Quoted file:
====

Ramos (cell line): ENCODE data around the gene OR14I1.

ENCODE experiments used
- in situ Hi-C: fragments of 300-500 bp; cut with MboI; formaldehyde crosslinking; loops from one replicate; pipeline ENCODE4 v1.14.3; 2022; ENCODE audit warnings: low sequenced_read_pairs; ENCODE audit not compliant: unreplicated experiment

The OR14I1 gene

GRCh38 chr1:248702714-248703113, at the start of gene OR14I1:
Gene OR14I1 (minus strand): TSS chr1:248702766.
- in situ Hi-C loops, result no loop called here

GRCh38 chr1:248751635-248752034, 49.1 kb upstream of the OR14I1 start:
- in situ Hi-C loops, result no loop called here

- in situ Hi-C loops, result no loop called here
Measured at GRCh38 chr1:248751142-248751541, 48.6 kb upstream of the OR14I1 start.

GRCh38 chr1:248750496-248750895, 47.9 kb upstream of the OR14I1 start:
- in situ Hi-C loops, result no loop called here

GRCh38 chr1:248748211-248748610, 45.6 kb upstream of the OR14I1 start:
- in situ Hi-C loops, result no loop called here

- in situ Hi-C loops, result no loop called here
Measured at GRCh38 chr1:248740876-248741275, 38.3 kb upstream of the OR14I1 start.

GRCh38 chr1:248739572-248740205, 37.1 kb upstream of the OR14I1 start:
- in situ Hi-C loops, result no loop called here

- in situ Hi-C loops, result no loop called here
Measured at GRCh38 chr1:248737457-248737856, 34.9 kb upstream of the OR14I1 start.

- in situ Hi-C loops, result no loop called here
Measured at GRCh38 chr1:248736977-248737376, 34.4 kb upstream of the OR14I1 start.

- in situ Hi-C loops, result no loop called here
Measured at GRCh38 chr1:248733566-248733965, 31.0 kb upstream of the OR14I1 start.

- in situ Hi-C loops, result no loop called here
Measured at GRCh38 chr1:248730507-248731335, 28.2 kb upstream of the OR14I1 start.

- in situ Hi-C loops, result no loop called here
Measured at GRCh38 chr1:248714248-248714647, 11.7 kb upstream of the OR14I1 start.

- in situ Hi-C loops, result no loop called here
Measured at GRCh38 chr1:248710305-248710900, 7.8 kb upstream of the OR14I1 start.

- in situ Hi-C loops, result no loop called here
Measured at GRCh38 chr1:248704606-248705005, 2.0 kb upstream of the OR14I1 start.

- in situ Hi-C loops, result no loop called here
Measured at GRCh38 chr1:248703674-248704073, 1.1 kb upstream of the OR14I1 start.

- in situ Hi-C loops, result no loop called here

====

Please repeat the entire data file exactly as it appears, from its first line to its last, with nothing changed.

Ramos (cell line): ENCODE data around the gene OR14I1.

ENCODE experiments used
- in situ Hi-C: fragments of 300-500 bp; cut with MboI; formaldehyde crosslinking; loops from one replicate; pipeline ENCODE4 v1.14.3; 2022; ENCODE audit warnings: low sequenced_read_pairs; ENCODE audit not compliant: unreplicated experiment

The OR14I1 gene

GRCh38 chr1:248702714-248703113, at the start of gene OR14I1:
Gene OR14I1 (minus strand): TSS chr1:248702766.
- in situ Hi-C loops, result no loop called here

GRCh38 chr1:248751635-248752034, 49.1 kb upstream of the OR14I1 start:
- in situ Hi-C loops, result no loop called here

- in situ Hi-C loops, result no loop called here
Measured at GRCh38 chr1:248751142-248751541, 48.6 kb upstream of the OR14I1 start.

GRCh38 chr1:248750496-248750895, 47.9 kb upstream of the OR14I1 start:
- in situ Hi-C loops, result no loop called here

GRCh38 chr1:248748211-248748610, 45.6 kb upstream of the OR14I1 start:
- in situ Hi-C loops, result no loop called here

- in situ Hi-C loops, result no loop called here
Measured at GRCh38 chr1:248740876-248741275, 38.3 kb upstream of the OR14I1 start.

GRCh38 chr1:248739572-248740205, 37.1 kb upstream of the OR14I1 start:
- in situ Hi-C loops, result no loop called here

- in situ Hi-C loops, result no loop called here
Measured at GRCh38 chr1:248737457-248737856, 34.9 kb upstream of the OR14I1 start.

- in situ Hi-C loops, result no loop called here
Measured at GRCh38 chr1:248736977-248737376, 34.4 kb upstream of the OR14I1 start.

- in situ Hi-C loops, result no loop called here
Measured at GRCh38 chr1:248733566-248733965, 31.0 kb upstream of the OR14I1 start.

- in situ Hi-C loops, result no loop called here
Measured at GRCh38 chr1:248730507-248731335, 28.2 kb upstream of the OR14I1 start.

- in situ Hi-C loops, result no loop called here
Measured at GRCh38 chr1:248714248-248714647, 11.7 kb upstream of the OR14I1 start.

- in situ Hi-C loops, result no loop called here
Measured at GRCh38 chr1:248710305-248710900, 7.8 kb upstream of the OR14I1 start.

- in situ Hi-C loops, result no loop called here
Measured at GRCh38 chr1:248704606-248705005, 2.0 kb upstream of the OR14I1 start.

- in situ Hi-C loops, result no loop called here
Measured at GRCh38 chr1:248703674-248704073, 1.1 kb upstream of the OR14I1 start.

- in situ Hi-C loops, result no loop called here